An ethnographic evaluation of outpatient commitment

This project is an ethnographic examination of clinical decision-making in involuntary outpatient commitment. I confront the longstanding ethical dilemma on whether and how coercion can be justified to achieve medication compliance in psychiatric services. To do so, I performed participant-observations of service delivery in clinical services over a 2-year period. In addition, I interviewed providers and their clients with serious mental illness to understand how their moral reasonings shaped medication use.

In my dissertation, I demonstrate that contemporary rationales for coercion in psychiatric services are to protect vulnerable patient populations from increasing social inequities. By situating this ethical dilemma within the contemporary sociopolitical landscape of social welfare policy, I demonstrate how social work can foster patient autonomy through addressing broader structural determinants of health and vulnerability. My findings will be disseminated in peer-reviewed publications.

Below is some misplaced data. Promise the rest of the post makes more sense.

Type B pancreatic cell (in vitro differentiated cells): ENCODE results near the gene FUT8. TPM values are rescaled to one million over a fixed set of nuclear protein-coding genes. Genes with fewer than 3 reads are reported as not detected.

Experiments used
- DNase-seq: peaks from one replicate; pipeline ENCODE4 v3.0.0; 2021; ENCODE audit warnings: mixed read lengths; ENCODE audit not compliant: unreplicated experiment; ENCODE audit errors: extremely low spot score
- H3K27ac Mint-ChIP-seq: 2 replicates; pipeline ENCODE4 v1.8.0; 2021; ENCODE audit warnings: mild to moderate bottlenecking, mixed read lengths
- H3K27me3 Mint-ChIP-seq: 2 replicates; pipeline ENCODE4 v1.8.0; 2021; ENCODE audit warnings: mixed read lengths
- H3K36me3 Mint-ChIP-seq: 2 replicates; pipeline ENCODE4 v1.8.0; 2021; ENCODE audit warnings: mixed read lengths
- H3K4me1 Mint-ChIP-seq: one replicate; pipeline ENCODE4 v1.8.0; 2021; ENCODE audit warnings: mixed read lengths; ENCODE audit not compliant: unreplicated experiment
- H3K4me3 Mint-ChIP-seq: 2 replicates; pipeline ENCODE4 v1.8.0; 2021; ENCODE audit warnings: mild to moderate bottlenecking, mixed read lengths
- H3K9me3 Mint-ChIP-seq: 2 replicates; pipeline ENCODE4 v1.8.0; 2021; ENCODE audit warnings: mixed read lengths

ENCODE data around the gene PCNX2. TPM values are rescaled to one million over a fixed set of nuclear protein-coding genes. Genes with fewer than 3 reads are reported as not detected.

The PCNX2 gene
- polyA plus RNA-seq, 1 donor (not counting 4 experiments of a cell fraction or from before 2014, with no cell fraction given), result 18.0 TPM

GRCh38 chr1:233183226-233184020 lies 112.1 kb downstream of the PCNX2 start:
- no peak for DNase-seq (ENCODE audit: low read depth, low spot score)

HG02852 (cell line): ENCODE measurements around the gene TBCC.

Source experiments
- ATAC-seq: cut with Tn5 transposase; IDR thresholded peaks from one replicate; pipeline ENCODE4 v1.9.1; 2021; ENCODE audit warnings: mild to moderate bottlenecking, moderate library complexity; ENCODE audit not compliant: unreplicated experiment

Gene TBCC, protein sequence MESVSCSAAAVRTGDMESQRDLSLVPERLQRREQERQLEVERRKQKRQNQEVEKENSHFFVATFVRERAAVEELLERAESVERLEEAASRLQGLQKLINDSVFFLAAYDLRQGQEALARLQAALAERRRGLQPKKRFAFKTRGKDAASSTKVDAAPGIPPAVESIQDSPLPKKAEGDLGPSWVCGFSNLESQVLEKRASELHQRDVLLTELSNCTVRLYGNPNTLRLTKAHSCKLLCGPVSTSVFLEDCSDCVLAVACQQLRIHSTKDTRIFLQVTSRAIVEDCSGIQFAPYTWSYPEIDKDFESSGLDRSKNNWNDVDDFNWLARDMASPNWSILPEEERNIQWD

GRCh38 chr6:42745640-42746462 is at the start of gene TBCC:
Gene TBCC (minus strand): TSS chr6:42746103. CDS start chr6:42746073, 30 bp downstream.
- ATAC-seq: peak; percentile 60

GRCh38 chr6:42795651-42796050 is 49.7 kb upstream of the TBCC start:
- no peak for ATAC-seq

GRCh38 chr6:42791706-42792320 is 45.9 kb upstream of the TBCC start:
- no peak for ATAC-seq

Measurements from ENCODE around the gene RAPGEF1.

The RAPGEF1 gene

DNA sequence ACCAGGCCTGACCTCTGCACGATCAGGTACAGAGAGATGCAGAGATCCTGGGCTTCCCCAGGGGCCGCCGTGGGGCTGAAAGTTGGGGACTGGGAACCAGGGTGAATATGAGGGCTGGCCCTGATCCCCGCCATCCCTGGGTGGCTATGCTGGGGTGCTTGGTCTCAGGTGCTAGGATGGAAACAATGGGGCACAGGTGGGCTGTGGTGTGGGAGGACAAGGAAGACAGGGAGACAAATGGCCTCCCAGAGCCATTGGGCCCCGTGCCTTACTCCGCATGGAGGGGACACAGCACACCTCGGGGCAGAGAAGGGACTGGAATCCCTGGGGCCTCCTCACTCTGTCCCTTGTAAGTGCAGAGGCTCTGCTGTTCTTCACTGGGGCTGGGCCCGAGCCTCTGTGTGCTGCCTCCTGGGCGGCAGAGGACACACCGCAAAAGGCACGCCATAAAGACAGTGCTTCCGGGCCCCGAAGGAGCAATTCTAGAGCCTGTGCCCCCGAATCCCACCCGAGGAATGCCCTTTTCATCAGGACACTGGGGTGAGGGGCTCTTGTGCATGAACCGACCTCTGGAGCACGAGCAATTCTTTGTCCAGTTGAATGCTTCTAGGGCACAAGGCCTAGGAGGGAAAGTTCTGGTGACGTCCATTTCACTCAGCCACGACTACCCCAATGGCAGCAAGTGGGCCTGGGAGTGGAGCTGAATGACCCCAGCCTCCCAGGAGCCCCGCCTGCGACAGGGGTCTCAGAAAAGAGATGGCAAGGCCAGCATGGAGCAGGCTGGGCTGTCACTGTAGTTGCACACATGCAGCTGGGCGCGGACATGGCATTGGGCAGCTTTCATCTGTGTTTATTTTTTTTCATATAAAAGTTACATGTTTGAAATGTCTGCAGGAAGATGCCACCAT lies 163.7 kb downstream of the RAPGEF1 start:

The project will also result in additional publications related to community psychiatry, community violence and victimization, and social welfare policy and ethics. 
This project, housed at the UCLA Center for Social Medicine and Humanities and directed by Drs. Joel Braslow and Philippe Bourgois, is a mixed methods evaluation of involuntary outpatient psychiatric services in Los Angeles County.

Upcoming publications

Dougherty, R. J., Kelly, E., Erickson, B., Bourgois, P., & Braslow, J. (In preparation). Violence perpetration and victimization in involuntary outpatient commitment: Social ecological perspectives from an ethnography of Assisted Outpatient Treatment-Los Angeles.

Video presentations


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